Sunday, April 18, 2010
By way of this blog I will introduce some of the crew that will be on the scow expedition and their roles/research interests during the trip. People will come and go during the trip. By posting some of their pictures and stories you, the blog follower, will know a bit about who the crew is and what we are trying to achieve. Lene and Andreas Grinde are from Denmark and have a long association with vertebrate paleontology, being voluteers with the Royal Tyrrell Museum since 2004. Their pictures (above) and story:
To live and to work as a field photographer in the early 20th Century
First a brief note on who I am. I met Darren Tanke in Dinosaur Provincial Park (DPP) in 2004, during a short dig together with my husband Andreas Grinde. Andreas is a Natural History Conservator and has specialized in the conservation of dinosaur fossils. He was invited by Drs. Eva Koppelhus and Philip J. Currie to the DPP badlands and I went along to see what all the fuss was about. I was impressed, great camp, wonderful people, outstanding landscapes and the amount of bones was unbelievable.
I am a Photograph Conservator by profession and I am studying and practicing historical photograph processes, which is the link to the Scow 2010: I will be the photographer on board, taking photographs as done in 1910 and Andreas will apart from digging/prospecting be my assistant.
Andreas has worked extensively with the conservation and preparation of vertebrate paleontological material and this expedition will also give a priceless look into the history of fieldwork as done in the early 20th Century. The experiences will provide a better understanding of the hardship that was endured during the months of fieldwork, which are aspects not often reflected upon when viewing the finished objects prepared and exhibited in museums.
Our objectives for the work and the research on Scow 2010:
1. The trip will be the culmination of months of preparations and research into the photographic processes used during the 1910 trip on the American Museum of Natural History (AMNH) scow Mary Jane: a combination of gelatin black and white glass plate negatives, which I will have pre-made or will be coating during the trip. The develoment and printing will be done in a primitive transportable darkroom (backpack-tent combination), similar to portable darkrooms used around 1900, during various expeditions. The preparations, as well as the work on board the scow, will be carefully documented for future research, publications and lectures.
2. Important historical digging sites will, in collaboration with Darren Tanke, be documented as done in 1910 by the photographer(s) on the AMNH scow Mary Jane, as well as daily activities on board the scow and on shore. The photographic techniques used will be the making of glass plate negatives using the large format field camera, as well as a smaller vintage black and white roll film camera, not specified yet, for snapshots.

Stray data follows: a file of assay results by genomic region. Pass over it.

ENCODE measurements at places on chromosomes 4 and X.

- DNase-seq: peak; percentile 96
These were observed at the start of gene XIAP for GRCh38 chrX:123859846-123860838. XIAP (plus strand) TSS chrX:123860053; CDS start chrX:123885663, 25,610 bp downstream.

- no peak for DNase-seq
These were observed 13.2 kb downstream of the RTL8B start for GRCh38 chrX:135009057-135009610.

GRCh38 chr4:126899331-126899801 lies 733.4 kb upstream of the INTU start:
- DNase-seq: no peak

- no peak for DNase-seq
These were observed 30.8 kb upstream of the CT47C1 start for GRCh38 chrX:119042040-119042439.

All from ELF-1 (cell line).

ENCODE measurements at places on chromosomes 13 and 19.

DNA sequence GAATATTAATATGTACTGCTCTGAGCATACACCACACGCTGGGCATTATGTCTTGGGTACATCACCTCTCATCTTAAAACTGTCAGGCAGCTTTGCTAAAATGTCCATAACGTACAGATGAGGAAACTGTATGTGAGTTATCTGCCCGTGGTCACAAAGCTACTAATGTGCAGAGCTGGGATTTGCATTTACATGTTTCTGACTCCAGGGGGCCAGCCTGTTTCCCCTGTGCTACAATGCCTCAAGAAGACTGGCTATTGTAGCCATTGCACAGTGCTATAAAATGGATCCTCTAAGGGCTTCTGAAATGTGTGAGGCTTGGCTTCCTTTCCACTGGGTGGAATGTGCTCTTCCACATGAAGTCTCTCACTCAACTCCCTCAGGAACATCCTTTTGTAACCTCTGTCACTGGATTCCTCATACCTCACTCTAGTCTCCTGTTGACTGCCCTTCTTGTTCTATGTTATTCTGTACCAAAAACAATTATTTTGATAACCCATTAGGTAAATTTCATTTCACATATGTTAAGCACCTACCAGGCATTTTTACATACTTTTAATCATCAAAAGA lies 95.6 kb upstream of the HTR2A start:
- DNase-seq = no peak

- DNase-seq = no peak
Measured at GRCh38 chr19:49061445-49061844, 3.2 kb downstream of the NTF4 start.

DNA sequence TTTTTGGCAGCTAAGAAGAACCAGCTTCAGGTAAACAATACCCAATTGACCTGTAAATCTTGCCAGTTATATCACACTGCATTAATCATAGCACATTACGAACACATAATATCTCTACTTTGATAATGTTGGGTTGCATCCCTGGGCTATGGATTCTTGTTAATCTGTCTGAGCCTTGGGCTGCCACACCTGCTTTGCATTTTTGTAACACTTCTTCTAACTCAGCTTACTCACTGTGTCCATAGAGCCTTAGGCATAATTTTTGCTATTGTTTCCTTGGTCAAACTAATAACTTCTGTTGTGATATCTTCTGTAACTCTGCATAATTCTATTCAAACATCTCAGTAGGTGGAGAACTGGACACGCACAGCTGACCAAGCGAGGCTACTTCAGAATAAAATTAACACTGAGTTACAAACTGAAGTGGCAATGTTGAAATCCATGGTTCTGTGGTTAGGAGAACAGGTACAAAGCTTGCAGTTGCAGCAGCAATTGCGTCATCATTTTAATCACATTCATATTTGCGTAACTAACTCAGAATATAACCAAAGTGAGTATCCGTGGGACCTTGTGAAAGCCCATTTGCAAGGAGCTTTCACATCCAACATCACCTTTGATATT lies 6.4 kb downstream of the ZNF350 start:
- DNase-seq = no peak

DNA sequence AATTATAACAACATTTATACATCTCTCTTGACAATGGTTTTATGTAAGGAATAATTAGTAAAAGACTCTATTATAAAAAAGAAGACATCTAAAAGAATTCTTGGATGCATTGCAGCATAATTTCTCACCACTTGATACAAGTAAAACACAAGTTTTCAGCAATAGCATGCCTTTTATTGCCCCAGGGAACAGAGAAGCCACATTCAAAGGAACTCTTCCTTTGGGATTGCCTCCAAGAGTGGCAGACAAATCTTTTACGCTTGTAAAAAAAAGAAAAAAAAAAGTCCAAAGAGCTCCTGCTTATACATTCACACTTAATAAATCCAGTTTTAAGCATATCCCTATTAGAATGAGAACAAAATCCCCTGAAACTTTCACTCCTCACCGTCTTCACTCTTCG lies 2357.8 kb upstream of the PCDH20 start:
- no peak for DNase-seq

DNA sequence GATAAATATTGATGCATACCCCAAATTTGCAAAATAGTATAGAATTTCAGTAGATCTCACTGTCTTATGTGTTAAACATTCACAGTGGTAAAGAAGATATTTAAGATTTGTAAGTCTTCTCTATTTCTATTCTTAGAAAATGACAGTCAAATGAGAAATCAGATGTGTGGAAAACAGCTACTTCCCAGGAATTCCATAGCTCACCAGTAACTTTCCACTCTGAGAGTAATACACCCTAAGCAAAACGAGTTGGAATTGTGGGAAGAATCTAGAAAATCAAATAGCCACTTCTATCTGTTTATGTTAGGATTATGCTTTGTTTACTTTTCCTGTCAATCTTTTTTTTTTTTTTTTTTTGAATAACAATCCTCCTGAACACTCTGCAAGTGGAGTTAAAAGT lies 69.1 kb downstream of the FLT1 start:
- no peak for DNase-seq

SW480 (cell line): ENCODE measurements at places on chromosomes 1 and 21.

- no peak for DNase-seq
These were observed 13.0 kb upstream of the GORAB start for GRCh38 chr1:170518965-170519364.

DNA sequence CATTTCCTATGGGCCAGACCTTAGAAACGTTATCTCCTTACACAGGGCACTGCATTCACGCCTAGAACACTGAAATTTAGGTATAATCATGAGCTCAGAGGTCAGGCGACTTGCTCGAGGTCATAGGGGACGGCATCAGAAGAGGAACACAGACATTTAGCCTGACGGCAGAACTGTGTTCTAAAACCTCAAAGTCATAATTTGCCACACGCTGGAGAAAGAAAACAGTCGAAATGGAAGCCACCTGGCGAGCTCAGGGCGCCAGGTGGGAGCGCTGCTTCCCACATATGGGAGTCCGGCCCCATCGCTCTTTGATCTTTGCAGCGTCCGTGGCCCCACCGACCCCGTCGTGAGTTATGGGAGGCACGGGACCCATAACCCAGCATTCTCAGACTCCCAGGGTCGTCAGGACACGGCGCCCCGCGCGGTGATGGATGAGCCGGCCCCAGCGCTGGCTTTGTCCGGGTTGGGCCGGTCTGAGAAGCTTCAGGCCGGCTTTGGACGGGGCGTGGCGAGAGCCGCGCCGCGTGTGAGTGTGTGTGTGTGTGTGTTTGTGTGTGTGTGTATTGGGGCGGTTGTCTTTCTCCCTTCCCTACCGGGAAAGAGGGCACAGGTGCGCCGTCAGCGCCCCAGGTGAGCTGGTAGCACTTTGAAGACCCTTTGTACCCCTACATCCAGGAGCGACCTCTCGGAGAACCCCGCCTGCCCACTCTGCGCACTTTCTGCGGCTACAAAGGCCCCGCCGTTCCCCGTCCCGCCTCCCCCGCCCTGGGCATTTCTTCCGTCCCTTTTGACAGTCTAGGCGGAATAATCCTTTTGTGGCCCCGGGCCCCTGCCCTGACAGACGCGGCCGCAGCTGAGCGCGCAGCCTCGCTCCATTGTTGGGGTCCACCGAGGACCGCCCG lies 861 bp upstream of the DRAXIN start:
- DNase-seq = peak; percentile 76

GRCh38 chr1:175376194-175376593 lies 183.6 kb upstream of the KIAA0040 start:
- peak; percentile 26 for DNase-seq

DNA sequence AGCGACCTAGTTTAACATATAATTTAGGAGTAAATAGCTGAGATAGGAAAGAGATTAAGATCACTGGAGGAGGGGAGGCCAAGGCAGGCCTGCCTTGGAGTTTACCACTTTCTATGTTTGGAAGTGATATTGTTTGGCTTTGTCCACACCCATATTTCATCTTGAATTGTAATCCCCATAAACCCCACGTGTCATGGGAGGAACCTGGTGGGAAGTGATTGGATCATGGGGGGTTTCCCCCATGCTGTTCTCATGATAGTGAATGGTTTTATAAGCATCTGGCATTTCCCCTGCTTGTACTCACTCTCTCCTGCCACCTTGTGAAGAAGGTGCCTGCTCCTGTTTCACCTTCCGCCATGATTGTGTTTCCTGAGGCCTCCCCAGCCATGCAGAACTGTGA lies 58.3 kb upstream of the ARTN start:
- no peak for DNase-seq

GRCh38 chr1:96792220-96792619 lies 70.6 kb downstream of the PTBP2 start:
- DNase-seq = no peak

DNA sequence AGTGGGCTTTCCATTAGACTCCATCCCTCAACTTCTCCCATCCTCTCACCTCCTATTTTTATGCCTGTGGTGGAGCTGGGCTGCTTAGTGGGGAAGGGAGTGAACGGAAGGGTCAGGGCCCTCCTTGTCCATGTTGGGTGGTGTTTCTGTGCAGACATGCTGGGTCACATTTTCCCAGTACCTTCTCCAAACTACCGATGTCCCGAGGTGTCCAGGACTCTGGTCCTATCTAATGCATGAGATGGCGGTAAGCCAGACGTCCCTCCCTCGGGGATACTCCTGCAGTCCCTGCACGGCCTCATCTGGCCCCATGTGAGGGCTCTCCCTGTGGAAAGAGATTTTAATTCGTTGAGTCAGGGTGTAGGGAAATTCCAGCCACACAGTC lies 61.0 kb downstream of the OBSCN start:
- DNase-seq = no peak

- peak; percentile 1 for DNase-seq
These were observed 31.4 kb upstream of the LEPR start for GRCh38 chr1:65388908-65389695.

The visual understanding gathered from these vintage-styled photographs of the expedition will directly link the present to the past. The photographs will act as communicators of the past, by showing the environmental change of the surrounding landscape compared to the 1910's, as well as tell the story of the expedition, as it would have looked like 100 years ago.
This trip is an outstanding opportunity to explore the making of a historical photographic process in an authentic vintage environment, as well as a unique chance to learn-by-doing and becoming a 1910 photographer.
The experience gathered by the 2010 scow trip will be of great importance to the field of photograph conservation, as well it will give better understanding of the historical photographic process and the materials found in collections. It will also give a unique insight into the complicated logistics, as well as the hard work and skills required during photographic expeditioons.
The story behind and the gathered information in relation to the photographic research will, in collaboration with Darren Tanke, be published in conservation-related magazines, or other relevant periodicals for conservators, curators, collectors, and others interested.
We are very much looking forward to the trip!!!!
Lene and Andreas Grinde, Denmark.
Sunday, April 4, 2010
Winter has more or less gone now so Perry will soon resume work on the scow and other wood projects related to the trip. This includes a toilet (wooden box with toilet seat attached on top) and a rowboat. I am attaching here pictures of the scow as it appeared today and a small model of what the rowboat will look like. I built this model mostly out of wooden tongue depressors such as used at the doctors office when he says open your mouth and saw "Aww". The full-sized rowboat will be about 9 feet (3 metres) long. It differs from the style used by the American Museum on their scow trip, but is similar to that used by the Geological Survey of Canada when they did fieldwork in Alberta during World War I.